(SKY NEWS) – A record has been set for the hottest day of the year – the third in as many days.
Porthmadog in north west Wales reached 31.9C (89.4F) on Wednesday afternoon, beating Tuesday’s record of 30.7C (87.2F) in Rostherne in Cheshire, and Monday’s high of 30.1C (86.1F) in London.
And the record-breaking may not yet be over for the day.
A spokesman for the Met Office said: “The temperature seen at Porthmadog will not necessarily be the highest today but it is the record so far this year.”
The Met Office said temperatures are set to climb further during the week, with a possible high of 33C (91.4F) on Thursday, soaring above the UK average of 17.3C (63.1F) for this time of year.
Parts of north west England, Northern Ireland and Scotland could reach up to 30C or 31C on Thursday.
Britain has been basking in sunshine as a heatwave continues across the country and the fine, hot weather is expected to stay into next month.
Parts of the UK are hotter than Athens in Greece, and on a par with Kuala Lumpur in Malaysia and Rio de Janeiro in Brazil.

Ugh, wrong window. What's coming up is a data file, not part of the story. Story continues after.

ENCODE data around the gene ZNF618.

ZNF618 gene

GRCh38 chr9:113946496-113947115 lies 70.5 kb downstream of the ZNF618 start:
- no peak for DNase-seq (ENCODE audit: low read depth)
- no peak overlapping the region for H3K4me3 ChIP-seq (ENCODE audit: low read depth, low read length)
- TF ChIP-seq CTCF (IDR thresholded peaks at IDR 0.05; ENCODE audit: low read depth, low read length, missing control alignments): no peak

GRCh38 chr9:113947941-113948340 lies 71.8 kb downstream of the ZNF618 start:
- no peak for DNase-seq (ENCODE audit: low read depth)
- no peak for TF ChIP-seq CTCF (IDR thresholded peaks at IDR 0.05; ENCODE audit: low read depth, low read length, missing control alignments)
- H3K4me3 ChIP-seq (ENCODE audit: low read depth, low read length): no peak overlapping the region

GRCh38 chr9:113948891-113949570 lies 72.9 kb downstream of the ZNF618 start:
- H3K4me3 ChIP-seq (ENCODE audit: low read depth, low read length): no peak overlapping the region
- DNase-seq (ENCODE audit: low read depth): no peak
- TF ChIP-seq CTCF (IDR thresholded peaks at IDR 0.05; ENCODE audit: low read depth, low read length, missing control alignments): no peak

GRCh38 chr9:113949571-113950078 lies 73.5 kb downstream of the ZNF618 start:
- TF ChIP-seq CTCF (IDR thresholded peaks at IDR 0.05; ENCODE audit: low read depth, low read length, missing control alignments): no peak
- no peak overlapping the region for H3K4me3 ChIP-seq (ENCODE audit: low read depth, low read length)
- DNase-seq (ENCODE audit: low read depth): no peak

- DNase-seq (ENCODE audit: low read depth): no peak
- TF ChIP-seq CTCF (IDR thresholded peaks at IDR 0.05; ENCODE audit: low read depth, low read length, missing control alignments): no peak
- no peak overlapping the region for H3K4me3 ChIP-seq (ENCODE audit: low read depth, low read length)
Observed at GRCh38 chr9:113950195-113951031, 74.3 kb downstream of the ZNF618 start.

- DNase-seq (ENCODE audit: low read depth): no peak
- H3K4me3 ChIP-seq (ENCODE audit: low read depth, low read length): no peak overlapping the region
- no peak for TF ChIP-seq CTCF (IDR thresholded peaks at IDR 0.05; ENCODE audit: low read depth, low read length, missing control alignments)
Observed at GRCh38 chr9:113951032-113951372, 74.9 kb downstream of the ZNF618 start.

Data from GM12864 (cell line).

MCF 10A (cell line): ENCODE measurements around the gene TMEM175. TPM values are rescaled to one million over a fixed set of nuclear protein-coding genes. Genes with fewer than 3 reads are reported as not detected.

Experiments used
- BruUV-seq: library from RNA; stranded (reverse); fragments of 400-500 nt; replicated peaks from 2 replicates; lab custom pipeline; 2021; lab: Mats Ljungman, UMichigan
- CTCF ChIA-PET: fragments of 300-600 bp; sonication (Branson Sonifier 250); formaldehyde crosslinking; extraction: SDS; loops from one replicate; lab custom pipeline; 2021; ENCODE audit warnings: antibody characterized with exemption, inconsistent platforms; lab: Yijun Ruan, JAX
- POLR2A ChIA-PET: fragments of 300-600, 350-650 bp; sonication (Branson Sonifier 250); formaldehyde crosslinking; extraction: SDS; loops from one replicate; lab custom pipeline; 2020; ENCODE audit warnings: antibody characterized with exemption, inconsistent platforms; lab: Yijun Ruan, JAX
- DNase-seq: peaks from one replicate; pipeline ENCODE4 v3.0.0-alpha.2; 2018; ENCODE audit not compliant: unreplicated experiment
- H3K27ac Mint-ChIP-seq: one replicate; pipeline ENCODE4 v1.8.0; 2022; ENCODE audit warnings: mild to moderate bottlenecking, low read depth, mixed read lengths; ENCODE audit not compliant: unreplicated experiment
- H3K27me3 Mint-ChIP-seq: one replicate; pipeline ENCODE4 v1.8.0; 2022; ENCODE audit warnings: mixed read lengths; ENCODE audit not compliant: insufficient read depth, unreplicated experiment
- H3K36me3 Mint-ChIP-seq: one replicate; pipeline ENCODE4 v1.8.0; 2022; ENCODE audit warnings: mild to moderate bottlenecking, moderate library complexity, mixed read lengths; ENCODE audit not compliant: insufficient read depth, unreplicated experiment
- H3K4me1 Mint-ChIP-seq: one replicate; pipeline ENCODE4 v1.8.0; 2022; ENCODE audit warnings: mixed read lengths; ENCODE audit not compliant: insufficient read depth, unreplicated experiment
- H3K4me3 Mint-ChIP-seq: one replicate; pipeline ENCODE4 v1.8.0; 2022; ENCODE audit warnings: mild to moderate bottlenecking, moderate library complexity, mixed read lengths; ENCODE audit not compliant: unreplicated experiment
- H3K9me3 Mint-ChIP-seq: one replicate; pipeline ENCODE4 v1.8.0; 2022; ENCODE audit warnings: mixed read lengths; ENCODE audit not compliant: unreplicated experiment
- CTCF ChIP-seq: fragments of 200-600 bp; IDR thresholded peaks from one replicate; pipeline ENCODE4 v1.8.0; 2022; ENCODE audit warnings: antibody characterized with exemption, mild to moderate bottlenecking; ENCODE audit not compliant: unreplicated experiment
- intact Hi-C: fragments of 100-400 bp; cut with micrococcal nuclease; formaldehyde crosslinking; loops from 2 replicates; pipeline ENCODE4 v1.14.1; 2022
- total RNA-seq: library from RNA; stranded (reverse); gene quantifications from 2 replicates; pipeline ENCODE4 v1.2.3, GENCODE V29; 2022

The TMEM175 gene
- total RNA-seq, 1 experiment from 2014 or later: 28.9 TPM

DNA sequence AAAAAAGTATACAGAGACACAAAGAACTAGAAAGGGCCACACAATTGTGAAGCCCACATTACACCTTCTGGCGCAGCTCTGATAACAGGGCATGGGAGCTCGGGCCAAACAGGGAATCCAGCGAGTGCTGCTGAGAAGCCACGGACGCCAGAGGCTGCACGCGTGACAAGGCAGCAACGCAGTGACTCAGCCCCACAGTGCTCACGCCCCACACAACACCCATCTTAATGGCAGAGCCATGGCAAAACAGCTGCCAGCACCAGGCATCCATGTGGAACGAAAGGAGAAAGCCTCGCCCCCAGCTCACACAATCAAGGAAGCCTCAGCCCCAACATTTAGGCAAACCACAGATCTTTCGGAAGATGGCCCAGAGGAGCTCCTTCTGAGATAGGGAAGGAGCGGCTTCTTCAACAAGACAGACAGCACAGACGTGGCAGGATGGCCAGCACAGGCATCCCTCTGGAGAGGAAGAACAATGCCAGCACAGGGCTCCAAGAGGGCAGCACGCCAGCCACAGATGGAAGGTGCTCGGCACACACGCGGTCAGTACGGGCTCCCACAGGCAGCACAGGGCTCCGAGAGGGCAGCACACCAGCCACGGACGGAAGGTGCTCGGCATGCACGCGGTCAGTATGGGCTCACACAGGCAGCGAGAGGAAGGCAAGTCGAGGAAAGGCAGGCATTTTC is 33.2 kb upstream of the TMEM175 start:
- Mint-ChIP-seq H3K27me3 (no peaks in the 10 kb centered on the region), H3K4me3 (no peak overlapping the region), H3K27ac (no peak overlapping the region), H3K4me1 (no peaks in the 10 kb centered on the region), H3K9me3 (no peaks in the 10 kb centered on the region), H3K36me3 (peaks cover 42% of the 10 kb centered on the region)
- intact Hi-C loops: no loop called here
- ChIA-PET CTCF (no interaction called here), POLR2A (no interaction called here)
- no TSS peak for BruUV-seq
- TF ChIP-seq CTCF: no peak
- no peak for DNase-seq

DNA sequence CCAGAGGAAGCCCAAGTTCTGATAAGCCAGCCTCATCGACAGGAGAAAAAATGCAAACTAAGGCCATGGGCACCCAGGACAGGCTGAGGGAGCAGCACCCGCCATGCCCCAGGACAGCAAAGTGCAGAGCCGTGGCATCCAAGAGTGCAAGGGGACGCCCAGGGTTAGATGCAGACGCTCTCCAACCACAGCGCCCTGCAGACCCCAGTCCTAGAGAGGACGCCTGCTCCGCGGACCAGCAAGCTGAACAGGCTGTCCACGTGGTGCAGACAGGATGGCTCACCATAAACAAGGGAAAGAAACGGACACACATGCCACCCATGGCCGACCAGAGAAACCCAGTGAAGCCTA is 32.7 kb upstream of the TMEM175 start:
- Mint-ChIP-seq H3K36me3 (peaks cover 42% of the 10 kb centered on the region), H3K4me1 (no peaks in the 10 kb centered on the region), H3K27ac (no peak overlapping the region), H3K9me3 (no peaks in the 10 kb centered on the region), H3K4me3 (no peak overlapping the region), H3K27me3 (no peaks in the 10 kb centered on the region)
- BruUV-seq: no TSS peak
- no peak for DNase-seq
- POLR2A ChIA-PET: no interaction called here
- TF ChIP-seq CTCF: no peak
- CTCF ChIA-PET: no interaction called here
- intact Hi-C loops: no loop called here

The highest temperatures over the next few days are set to be in the north and west, rather than the South East.
And there is a chance Northern Ireland will beat its highest-ever recorded temperature of 30.8C (87.4F).
That mark was set on 30 June 1976 at Knockarevan in County Fermanagh and then equalled on 12 July 1983 at Shaw’s Bridge, Belfast.
Scotland could get close to its June record of 32.2C (89.9F), which was set way back on 18 June 1893 in Ochtertyre, Perth and Kinross.
Sky weather producer Chris England said: “It looks like there’s about a 50% chance that somewhere in Northern Ireland will get over 30.8C in the next couple of days, beating the all-time temperature record set in 1976.
“Scotland’s June record of 32.2C has a lower chance of being beaten, probably around 10%, but it is possible.”
He added: “It is also worth noting that Ireland’s top temperature (both June and all-time) of 33.3C (91.9F) is highly unlikely to be broken.”
Public Health England has issued a warning saying the extreme heat may pose a risk to the most vulnerable.
The Met Office has placed its heat health warning at level two – meaning social and healthcare services should be at the ready to alleviate some of the harmful impacts of a heatwave.